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Among the national favorites are some of the best pastries you're ever likely to eat; delicious Luxembourg cheese; trout, crayfish, and pike from local rivers; Ardennes ham smoked in saltpeter; hare, wild boar, and other game during the hunting season; and in September lovely small plum tarts called quetsch. Other tasty treats include the national dish of smoked neck of pork with broad beans (judd mat gaardebounen); a friture of fried small river fish such as bream, chub, gudgeon, roach, and rudd; calves' liver dumplings (quenelles) with sauerkraut and boiled potatoes; black pudding (treipen) and sausages with mashed potatoes and horseradish; and a green-bean soup (bouneschlupp). French cuisine majors on restaurant menus, and German and Belgian influences make their presence felt.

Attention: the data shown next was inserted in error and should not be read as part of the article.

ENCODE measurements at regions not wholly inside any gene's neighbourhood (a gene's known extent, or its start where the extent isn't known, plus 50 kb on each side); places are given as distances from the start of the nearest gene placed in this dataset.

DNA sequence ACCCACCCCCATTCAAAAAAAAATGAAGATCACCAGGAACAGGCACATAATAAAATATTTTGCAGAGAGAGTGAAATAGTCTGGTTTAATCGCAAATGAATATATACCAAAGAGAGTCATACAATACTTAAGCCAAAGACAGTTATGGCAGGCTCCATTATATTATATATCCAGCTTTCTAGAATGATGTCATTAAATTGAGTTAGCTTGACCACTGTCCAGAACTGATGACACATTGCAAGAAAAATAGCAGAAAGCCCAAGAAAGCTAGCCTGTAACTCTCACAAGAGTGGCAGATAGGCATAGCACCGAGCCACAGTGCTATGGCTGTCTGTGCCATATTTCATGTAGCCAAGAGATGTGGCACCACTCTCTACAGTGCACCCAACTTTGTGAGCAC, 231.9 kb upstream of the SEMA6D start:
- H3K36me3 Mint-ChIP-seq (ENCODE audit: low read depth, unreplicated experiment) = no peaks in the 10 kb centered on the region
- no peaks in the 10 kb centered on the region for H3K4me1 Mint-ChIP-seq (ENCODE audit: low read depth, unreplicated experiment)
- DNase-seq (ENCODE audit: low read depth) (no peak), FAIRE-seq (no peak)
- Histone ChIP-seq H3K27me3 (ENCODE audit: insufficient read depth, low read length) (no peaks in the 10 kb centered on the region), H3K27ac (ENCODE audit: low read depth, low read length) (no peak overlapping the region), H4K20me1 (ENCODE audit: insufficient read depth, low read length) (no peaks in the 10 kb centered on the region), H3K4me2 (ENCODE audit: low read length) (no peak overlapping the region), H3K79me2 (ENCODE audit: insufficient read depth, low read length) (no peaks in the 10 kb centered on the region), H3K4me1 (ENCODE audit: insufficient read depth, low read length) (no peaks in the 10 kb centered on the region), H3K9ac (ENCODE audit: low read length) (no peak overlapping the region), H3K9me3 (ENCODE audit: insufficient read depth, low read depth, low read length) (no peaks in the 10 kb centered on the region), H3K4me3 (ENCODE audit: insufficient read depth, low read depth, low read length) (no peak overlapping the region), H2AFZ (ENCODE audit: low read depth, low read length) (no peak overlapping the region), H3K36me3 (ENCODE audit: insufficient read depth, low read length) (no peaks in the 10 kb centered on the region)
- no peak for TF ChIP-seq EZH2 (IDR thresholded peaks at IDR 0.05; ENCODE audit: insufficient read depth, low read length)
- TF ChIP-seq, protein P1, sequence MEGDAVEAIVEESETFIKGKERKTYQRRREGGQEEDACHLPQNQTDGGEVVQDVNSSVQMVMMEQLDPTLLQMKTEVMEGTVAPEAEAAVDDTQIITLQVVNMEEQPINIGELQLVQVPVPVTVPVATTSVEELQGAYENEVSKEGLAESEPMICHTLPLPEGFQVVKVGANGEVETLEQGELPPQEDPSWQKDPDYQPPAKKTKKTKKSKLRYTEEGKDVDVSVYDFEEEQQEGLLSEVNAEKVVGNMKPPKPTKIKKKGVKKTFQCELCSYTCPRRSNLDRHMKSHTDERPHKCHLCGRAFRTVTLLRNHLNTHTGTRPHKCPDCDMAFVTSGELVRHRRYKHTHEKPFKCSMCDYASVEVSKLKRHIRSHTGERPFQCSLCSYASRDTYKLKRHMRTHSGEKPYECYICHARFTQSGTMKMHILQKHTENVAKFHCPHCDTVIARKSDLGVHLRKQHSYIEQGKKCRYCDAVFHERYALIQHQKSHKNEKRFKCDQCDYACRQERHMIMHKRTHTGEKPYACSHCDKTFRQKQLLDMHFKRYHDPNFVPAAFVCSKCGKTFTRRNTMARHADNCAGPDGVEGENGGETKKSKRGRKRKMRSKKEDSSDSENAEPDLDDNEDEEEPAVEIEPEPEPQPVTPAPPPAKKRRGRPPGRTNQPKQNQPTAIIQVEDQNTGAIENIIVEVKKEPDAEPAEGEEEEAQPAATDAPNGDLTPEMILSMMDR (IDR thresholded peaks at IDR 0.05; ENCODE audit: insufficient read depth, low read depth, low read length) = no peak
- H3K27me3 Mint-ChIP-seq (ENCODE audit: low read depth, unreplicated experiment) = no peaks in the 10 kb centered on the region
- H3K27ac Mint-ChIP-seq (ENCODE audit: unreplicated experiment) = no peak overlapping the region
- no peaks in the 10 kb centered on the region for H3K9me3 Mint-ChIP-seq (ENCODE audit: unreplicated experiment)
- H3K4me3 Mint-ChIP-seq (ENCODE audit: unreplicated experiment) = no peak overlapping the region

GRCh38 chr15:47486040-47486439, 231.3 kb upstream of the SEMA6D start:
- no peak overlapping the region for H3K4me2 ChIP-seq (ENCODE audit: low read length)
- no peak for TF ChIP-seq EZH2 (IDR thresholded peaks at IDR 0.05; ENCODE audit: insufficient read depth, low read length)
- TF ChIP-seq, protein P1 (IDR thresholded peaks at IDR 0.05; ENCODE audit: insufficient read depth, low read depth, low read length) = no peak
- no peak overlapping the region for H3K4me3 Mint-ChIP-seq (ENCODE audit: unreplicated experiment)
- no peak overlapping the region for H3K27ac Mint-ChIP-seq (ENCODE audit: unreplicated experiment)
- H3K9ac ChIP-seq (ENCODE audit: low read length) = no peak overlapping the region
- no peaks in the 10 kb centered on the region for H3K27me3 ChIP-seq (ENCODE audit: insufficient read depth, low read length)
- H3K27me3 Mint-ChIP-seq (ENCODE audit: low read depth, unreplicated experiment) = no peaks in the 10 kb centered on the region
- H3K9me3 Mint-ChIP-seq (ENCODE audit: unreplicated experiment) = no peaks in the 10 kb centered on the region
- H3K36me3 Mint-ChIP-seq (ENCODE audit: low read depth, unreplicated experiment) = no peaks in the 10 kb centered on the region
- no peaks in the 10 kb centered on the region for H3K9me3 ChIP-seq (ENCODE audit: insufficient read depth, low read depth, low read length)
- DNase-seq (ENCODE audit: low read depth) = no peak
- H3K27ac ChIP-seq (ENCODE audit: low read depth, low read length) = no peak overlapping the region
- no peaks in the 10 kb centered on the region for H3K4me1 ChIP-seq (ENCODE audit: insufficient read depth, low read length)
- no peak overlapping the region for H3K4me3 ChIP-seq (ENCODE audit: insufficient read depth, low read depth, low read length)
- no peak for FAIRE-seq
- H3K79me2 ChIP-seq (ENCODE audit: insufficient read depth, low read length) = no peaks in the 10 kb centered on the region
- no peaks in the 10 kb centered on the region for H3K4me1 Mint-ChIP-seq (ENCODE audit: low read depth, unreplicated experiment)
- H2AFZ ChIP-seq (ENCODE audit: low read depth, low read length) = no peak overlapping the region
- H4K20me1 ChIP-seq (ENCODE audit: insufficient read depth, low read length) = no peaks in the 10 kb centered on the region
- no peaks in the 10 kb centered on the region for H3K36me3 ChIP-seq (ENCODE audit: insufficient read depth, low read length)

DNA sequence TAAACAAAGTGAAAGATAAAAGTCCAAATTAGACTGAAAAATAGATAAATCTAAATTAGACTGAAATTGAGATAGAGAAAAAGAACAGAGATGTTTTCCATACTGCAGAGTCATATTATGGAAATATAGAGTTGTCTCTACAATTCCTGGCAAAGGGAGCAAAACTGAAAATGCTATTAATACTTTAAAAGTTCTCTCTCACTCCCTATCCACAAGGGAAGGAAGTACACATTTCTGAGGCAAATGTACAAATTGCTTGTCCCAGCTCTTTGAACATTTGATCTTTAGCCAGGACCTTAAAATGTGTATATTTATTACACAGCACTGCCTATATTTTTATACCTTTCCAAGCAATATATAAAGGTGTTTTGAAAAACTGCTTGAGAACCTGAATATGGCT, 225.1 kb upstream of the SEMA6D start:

Winemaking along the Moselle has a history that dates back to the Romans. And, of course, the Moselle wines (mostly white) will top any list. Look for riesling, pinot gris, pinot noir, pinot blanc, auxerrois, rivaner, elbling, gewürztraminer, and crémant de Luxembourg, and for the National Mark, which certifies that they're true Luxembourg wines. In beers, look for such brand names as unfiltered Mousel (pronounced Mooz-ell), Bofferding, and Henri Funck.

Note: This information was accurate when it was published, but can change without notice. Please be sure to confirm all rates and details directly with the companies in question before planning your trip.